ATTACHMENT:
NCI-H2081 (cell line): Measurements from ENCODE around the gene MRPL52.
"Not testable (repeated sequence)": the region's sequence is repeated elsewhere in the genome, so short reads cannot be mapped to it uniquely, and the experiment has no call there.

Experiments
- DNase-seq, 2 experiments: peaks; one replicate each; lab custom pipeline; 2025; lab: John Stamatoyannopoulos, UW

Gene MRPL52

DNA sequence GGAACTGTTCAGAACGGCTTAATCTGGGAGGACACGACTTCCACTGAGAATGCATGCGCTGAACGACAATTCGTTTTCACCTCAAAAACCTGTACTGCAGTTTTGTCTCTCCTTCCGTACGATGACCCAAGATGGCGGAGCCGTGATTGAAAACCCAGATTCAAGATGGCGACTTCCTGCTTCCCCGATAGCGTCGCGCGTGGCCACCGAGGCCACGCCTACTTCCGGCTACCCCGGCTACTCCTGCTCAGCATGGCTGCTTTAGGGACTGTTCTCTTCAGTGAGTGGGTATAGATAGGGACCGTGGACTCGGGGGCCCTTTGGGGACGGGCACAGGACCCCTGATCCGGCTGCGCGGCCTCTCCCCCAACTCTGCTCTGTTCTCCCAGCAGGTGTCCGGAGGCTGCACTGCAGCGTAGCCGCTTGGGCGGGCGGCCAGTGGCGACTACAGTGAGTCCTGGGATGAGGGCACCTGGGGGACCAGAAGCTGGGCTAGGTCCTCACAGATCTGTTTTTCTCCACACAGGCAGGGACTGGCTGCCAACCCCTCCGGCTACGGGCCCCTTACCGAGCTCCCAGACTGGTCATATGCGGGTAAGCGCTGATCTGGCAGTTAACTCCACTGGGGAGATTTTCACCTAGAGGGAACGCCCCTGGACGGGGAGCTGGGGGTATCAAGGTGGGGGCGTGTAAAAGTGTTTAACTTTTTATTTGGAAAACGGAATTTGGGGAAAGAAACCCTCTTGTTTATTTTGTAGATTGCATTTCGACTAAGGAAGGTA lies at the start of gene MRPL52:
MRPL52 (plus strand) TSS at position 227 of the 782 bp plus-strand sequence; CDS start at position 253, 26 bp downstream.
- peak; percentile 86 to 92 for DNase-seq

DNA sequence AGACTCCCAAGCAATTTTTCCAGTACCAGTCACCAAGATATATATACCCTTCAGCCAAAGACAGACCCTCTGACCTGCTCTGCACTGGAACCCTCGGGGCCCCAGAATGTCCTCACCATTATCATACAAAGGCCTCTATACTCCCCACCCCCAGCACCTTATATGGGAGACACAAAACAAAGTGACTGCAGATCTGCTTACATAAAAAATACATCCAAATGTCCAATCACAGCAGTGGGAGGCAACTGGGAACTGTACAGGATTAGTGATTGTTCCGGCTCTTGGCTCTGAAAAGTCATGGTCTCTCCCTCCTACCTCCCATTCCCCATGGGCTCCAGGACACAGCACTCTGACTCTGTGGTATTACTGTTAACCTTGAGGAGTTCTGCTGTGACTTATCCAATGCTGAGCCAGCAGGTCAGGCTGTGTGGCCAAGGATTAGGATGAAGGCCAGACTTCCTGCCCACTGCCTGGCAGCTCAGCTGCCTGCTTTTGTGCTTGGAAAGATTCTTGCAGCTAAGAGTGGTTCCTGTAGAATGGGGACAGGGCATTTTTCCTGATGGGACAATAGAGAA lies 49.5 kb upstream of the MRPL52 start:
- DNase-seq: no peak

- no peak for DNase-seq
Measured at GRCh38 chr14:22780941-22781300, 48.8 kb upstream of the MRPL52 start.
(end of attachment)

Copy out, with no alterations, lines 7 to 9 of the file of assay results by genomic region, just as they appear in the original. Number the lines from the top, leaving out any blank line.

MRPL52 (plus strand) TSS at position 227 of the 782 bp plus-strand sequence; CDS start at position 253, 26 bp downstream.
- peak; percentile 86 to 92 for DNase-seq

DNA sequence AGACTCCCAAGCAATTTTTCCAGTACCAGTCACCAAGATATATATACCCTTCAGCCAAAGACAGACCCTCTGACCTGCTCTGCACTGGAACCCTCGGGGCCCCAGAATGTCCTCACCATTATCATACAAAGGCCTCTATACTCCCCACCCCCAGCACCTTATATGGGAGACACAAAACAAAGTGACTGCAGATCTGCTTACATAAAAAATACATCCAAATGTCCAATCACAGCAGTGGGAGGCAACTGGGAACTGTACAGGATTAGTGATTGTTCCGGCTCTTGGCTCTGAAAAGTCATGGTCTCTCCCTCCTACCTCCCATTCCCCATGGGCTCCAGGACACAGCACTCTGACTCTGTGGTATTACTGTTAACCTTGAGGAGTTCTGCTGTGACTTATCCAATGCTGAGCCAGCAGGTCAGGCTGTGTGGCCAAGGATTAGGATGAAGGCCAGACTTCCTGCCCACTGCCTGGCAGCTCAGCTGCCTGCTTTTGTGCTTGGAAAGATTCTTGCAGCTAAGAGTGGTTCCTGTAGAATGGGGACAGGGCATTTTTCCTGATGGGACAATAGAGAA lies 49.5 kb upstream of the MRPL52 start: